Late on Friday, March 19, just hours after Noem announced her so-called “Form and Style” veto, which returned the “fairness in women’s sports” bill decried as discriminatory to transgender student-athletes to the legislature, Speaker Spencer Gosch, R-Glenham, issued a statement calling her move an “unprecedented interpretation” of a governor’s veto power under the state constitution.
“The legal definition of Style and Form clearly states that it has to be ‘distinguished from substance,'” wrote Gosch, “and the proposed changes clearly alter the overall substance of House Bill 1217.”
Noem proposed on Friday in a letter to legislators removing college athletes from the bill’s requirement that participants compete according to their “biological sex.” The Republican governor also gutted an enforcement mechanism requiring every school to submit waivers documenting a student’s “reproductive biology.” Finally, the governor widened the definition of “biological sex” from the original bill to encompass a birth certificate or an affidavit — either of which could theoretically be utilized by a transgender athlete seeking to play according to his or her gender identity.
The bill’s prime sponsor in the House, Rep. Rhonda Milstead, R-Hartford, rejected these amendments, noting “every school already requires a birth certificate upon enrollment, so what is the real burden here?”
In an email to Forum News Service, the bill’s prime sponsor in the Senate, Sen. Maggie Sutton, R-Sioux Falls, said Noem’s proposed changes “will substantially change the content of the bill.”
“Removing the collegiate [language] is simply saying that biology matters in high school, but not in college,” Sutton wrote.
Sutton invoked her status as an aunt to a transgender child in suggesting on the Senate floor last week that her opposition to the bill was not due to animosity toward transgender students.
On Friday, she noted she was “very disappointed” in Noem’s move.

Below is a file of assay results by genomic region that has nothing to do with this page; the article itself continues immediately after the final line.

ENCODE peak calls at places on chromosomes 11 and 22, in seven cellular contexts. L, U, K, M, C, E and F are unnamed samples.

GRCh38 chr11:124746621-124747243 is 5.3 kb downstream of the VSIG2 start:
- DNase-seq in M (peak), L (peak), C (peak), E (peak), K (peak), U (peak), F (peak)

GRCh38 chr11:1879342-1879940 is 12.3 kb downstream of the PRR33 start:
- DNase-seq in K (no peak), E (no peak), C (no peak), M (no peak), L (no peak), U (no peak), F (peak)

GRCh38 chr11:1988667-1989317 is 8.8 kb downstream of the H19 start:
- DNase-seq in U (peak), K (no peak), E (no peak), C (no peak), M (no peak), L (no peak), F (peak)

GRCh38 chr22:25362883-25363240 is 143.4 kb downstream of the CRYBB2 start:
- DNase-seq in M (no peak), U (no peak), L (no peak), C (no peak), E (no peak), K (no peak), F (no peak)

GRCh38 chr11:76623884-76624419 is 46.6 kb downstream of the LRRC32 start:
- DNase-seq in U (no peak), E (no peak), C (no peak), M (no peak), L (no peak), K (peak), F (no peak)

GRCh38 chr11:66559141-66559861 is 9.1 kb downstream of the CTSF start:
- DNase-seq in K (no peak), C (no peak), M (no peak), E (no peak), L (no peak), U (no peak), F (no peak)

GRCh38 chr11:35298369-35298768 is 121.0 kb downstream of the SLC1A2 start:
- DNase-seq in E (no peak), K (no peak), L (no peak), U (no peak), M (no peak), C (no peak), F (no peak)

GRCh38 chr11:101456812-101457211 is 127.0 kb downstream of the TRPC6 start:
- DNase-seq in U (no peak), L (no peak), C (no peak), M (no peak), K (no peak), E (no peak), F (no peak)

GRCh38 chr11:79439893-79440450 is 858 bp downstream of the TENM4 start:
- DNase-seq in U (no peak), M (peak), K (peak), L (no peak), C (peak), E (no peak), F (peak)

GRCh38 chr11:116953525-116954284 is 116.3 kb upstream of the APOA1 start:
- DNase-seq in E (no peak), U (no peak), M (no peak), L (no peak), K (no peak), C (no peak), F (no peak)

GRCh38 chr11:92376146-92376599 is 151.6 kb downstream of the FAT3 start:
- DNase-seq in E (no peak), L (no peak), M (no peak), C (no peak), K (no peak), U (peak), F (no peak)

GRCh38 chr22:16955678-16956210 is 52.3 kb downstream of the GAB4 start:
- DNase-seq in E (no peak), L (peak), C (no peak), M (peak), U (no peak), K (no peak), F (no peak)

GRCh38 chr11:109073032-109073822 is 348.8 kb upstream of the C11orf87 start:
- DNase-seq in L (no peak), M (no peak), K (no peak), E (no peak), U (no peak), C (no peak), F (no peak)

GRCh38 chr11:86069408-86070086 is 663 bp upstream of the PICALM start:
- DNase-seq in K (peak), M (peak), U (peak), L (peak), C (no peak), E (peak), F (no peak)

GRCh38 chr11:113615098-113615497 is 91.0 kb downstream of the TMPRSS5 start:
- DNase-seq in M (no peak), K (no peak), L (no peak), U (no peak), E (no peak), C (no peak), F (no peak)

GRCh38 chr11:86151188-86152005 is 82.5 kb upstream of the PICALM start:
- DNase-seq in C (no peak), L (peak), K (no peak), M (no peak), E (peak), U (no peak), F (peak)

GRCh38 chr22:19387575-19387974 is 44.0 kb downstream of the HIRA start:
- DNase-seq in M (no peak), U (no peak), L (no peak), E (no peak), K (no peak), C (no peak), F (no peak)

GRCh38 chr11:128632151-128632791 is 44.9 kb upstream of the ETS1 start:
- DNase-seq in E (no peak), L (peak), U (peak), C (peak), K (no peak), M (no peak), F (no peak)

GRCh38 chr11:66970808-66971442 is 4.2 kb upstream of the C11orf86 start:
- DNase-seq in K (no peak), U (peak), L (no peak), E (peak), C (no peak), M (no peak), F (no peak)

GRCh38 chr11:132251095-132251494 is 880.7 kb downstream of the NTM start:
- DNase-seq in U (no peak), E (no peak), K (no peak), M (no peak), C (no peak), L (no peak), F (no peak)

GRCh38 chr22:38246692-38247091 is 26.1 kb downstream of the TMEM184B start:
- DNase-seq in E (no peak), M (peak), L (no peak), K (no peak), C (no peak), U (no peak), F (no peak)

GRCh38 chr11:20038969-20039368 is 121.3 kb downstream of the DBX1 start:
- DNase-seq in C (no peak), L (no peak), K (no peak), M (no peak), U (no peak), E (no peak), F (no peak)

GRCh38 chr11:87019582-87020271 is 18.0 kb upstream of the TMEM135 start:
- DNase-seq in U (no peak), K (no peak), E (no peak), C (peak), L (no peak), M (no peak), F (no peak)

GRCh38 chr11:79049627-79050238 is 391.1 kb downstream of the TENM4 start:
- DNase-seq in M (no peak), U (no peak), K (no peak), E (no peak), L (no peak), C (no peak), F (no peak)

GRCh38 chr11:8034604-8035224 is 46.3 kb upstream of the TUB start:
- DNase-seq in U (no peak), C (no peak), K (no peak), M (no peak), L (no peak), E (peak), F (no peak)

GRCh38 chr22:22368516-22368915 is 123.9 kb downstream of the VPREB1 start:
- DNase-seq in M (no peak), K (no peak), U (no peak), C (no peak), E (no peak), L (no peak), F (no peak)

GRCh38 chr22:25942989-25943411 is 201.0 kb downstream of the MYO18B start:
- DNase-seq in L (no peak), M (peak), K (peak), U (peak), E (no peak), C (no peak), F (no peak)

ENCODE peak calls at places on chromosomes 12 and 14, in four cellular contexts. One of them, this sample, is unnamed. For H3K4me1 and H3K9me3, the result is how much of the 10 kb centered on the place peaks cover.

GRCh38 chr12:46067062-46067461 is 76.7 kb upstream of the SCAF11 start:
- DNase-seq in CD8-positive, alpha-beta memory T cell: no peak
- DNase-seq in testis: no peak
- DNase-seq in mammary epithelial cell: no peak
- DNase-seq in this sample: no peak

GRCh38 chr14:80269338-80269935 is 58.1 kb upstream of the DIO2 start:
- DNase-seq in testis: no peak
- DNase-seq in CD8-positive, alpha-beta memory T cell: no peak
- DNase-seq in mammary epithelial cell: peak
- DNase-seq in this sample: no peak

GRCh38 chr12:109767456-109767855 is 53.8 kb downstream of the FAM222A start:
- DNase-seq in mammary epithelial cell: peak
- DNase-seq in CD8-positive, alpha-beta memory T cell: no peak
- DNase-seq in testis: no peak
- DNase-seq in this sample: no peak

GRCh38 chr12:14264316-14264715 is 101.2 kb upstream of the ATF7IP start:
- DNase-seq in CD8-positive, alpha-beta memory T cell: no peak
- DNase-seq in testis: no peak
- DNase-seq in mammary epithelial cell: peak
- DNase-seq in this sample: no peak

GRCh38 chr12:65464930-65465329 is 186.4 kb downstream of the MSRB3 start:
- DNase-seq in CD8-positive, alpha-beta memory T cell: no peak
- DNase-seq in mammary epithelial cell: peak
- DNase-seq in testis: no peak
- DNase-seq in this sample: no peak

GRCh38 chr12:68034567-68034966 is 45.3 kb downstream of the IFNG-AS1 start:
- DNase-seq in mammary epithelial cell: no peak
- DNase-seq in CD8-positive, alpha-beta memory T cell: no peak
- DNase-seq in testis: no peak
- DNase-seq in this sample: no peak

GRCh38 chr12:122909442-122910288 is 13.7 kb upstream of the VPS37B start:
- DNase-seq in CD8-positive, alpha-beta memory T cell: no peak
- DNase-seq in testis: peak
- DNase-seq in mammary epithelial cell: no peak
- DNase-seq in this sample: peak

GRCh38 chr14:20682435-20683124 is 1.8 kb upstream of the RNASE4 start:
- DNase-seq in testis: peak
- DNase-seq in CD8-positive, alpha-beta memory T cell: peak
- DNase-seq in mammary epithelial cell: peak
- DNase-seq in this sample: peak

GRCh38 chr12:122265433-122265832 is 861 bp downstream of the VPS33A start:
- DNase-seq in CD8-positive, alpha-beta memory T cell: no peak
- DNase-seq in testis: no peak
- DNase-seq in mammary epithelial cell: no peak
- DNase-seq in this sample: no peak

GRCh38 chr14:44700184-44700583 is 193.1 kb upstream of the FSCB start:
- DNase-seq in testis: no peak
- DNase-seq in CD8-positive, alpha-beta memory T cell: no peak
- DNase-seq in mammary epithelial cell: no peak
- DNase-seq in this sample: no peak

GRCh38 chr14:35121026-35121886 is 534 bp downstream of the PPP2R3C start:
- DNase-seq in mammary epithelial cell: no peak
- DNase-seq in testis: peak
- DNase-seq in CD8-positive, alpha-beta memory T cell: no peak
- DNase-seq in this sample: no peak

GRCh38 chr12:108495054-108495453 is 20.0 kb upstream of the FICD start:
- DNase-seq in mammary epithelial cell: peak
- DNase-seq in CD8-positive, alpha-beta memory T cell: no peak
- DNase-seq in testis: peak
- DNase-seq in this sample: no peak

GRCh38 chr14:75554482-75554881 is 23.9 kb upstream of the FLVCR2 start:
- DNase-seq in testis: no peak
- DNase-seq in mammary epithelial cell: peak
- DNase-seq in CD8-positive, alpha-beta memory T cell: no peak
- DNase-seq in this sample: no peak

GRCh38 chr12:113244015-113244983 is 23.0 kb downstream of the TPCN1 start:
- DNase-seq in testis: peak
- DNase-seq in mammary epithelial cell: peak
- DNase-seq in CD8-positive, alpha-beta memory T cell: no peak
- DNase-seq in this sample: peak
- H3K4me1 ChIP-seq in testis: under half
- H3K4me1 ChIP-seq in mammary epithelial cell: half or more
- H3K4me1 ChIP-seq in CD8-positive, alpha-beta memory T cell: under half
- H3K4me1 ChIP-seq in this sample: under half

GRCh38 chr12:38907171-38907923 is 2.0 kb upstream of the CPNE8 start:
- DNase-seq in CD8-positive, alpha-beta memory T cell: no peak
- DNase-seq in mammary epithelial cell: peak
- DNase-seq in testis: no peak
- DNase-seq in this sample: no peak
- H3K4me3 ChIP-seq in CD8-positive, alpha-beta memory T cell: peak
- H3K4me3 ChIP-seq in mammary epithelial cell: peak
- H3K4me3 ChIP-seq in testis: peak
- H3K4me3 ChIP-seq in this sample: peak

Currently, transgender athletes are allowed to participate in South Dakota athletics according to their gender identity, if seeking and receiving approval from the South Dakota High School Activities Association. The SDHSAA executive director Dan Swartos returned an email on Friday night saying he’d not yet had time to read the governor’s proposed changes, saying he was attending the state boys’ basketball tournament in Rapid City.
Noem’s move comes a week after the Republican governor of Mississippi, Tate Reeves, signed a nearly identical measure. Last year, a federal judge in Idaho blocked a similar “fairness in sports” bill from taking effect in that state.
On Friday, Terry Schilling of the conservative American Principles Project, blasted Noem in an email, saying she was “standing with Joe Biden and the radical left against protecting women’s sports.”
South Dakota’s legislature returns to Pierre for one day at the end of the month to consider measures vetoed by Noem. The bill will only need a simple majority in both houses to become law.
Rep. Linda Duba, a Sioux Falls Democrat, rejected the dramatic claims — such as women’s sports ceasing to exist if transgender girls and women are allowed to compete — used to pass the bill earlier this month in Pierre and called on opposition to concurring with Noem’s amendments.
“This is just the farthest thing from the truth,” said Duba. “It’s so disheartening when you look at the issue that way. Just let them play. They make it sound like a pandemic. It’s not.”
In the last decade, according to the SDHAA, one transgender girl has competed in state-sanctioned high school athletics in South Dakota.